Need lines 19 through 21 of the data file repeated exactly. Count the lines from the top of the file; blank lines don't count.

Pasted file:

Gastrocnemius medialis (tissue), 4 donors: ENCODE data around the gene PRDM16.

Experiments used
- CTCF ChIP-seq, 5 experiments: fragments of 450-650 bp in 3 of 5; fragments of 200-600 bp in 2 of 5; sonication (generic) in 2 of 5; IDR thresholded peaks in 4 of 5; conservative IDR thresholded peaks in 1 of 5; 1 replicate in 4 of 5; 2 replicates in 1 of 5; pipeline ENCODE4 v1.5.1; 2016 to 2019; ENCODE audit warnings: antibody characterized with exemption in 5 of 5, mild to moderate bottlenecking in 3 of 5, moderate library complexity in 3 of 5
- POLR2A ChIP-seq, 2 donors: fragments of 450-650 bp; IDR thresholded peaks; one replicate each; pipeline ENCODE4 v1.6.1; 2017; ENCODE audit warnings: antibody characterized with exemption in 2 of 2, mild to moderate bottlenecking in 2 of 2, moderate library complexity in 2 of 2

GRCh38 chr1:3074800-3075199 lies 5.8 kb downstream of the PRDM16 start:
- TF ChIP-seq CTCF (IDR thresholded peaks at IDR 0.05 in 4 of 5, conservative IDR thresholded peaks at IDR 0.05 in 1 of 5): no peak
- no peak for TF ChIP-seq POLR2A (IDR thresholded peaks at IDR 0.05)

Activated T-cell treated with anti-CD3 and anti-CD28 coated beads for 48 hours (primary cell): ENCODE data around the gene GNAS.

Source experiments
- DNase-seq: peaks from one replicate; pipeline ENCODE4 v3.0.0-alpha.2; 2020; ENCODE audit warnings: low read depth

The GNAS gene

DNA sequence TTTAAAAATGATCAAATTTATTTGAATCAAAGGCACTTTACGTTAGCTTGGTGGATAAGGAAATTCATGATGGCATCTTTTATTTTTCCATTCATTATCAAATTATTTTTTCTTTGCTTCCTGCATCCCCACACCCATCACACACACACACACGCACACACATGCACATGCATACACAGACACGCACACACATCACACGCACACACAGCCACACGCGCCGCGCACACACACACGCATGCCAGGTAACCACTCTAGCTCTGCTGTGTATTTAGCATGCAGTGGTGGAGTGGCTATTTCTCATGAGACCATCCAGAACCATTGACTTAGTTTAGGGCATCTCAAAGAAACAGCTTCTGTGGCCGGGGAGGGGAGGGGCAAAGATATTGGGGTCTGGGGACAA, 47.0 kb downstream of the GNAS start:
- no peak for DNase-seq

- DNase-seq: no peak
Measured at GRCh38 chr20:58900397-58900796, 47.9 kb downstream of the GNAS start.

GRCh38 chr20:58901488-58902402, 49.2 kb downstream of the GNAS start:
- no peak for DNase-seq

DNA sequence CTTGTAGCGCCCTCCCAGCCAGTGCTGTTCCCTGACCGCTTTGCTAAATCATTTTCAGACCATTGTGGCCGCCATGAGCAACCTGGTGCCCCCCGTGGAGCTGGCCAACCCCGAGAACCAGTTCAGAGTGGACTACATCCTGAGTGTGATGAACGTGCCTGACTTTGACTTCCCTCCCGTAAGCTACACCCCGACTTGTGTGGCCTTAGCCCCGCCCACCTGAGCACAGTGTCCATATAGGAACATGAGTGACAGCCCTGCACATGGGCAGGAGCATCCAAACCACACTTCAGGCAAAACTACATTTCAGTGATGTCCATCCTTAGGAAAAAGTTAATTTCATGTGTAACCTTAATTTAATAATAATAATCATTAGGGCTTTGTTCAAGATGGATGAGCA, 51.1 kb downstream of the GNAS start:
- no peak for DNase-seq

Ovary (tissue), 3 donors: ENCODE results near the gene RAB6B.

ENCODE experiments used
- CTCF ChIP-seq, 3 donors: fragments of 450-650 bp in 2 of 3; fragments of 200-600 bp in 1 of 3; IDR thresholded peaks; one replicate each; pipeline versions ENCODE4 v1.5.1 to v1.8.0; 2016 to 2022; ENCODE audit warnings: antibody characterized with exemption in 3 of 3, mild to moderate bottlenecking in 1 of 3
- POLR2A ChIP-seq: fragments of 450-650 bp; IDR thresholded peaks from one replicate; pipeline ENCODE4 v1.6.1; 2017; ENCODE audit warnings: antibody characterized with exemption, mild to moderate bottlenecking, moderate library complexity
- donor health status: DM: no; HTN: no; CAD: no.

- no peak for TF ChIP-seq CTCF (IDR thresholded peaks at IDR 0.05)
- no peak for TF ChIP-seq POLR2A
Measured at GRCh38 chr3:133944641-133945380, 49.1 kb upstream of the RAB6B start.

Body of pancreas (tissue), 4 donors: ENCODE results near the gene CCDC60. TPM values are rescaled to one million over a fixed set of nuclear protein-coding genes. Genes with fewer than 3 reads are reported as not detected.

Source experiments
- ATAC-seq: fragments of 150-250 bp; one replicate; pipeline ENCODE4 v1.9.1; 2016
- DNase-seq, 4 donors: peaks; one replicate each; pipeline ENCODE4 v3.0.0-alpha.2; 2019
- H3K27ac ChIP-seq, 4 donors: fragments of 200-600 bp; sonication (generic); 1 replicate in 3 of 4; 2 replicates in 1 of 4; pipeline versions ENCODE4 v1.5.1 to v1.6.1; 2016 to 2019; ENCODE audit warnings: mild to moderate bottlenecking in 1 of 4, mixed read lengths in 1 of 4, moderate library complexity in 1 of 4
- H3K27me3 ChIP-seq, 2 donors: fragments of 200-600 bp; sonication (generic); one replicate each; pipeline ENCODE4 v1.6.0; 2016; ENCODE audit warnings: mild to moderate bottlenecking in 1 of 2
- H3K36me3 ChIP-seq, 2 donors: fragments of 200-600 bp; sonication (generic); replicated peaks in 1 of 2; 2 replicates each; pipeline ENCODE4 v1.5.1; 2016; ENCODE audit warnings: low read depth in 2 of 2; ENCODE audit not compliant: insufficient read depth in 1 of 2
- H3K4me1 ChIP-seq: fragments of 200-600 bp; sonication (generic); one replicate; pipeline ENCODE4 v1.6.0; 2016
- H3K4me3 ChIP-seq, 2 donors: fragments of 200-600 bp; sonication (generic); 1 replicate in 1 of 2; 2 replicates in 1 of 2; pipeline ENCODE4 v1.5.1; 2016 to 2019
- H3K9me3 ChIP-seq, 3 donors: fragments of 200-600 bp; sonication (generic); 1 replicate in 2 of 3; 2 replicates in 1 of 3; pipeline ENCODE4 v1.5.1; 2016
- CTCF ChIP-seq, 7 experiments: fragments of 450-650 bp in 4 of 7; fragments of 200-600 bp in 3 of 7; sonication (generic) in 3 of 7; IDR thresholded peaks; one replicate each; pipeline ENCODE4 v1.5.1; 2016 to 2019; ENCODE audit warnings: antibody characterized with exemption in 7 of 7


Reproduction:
- no peak for DNase-seq

Ovary (tissue), 3 donors: ENCODE results near the gene RAB6B.

ENCODE experiments used